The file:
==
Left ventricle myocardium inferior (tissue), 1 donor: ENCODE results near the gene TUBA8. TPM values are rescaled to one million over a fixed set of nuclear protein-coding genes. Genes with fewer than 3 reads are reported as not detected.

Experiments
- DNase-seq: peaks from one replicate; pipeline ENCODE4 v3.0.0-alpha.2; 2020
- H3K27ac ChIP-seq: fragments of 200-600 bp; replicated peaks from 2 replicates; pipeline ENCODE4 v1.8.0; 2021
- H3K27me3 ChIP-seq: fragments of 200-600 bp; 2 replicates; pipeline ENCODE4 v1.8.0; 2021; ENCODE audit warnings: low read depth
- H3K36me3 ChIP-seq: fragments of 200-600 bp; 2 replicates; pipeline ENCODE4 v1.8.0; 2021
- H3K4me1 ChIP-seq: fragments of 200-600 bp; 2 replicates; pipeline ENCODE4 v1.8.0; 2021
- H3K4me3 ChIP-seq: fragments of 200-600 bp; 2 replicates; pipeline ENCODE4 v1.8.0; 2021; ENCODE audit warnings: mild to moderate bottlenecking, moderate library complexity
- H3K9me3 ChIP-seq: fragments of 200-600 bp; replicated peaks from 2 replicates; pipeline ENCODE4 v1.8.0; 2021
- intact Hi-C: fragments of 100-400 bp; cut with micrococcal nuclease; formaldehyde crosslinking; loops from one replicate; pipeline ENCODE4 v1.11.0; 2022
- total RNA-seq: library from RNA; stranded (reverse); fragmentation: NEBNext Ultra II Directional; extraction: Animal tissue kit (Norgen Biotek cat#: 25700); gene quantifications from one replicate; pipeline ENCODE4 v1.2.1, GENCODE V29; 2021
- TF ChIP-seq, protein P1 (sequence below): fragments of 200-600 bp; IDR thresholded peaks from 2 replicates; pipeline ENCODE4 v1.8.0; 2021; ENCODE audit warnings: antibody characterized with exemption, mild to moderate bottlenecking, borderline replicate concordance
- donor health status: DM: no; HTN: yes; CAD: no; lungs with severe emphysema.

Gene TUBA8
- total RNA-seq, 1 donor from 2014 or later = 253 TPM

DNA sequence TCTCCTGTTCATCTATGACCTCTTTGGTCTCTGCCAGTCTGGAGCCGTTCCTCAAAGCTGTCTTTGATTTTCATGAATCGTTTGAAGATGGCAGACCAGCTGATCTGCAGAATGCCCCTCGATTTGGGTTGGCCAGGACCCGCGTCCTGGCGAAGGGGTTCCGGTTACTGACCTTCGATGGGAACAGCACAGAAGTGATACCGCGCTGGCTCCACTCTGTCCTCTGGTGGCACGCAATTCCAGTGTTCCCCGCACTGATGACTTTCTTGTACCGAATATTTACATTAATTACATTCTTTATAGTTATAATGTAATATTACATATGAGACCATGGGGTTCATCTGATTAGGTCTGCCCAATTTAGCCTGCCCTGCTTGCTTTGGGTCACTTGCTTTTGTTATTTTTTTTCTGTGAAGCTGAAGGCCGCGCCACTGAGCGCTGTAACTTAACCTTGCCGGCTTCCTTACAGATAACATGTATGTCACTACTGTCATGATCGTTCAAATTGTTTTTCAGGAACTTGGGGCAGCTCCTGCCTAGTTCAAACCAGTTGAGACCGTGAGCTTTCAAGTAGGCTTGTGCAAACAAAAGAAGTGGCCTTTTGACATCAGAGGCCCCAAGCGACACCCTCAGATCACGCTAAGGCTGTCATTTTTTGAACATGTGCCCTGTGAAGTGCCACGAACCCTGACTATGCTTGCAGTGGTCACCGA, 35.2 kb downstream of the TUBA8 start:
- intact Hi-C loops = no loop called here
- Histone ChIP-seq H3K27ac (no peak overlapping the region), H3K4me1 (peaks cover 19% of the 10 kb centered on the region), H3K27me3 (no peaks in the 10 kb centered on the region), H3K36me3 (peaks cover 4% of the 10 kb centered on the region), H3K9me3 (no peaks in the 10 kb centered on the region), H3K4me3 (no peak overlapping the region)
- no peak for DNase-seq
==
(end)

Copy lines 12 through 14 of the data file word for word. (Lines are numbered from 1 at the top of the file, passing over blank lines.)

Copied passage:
- TF ChIP-seq, protein P1 (sequence below): fragments of 200-600 bp; IDR thresholded peaks from 2 replicates; pipeline ENCODE4 v1.8.0; 2021; ENCODE audit warnings: antibody characterized with exemption, mild to moderate bottlenecking, borderline replicate concordance
- donor health status: DM: no; HTN: yes; CAD: no; lungs with severe emphysema.

Gene TUBA8